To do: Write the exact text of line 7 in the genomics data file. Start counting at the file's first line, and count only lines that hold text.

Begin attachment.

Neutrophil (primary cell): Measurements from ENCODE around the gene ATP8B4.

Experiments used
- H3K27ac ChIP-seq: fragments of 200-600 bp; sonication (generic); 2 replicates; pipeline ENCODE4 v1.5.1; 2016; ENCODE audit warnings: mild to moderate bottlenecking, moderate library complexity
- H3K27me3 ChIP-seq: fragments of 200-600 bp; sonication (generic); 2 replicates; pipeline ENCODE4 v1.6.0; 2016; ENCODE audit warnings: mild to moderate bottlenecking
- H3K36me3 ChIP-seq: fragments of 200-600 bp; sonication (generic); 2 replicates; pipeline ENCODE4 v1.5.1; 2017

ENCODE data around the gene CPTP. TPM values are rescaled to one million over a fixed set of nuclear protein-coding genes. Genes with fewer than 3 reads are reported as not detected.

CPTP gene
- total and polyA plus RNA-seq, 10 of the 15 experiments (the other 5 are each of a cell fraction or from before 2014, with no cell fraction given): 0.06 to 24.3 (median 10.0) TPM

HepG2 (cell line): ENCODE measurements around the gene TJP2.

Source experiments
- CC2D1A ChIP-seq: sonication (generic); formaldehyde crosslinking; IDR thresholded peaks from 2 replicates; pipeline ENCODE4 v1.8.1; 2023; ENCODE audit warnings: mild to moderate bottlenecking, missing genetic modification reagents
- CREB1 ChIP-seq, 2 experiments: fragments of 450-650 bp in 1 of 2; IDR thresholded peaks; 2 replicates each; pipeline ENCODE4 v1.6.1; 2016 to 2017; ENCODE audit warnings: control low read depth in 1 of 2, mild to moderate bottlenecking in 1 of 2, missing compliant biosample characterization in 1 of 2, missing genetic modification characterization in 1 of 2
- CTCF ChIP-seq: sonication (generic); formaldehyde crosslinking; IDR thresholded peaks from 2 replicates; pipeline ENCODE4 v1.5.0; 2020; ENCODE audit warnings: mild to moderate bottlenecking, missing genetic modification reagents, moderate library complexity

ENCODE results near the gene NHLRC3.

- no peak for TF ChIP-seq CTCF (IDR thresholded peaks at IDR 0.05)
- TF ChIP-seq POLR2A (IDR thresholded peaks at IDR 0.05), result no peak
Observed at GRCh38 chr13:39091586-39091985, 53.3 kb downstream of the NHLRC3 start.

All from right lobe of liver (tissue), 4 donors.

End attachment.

CPTP gene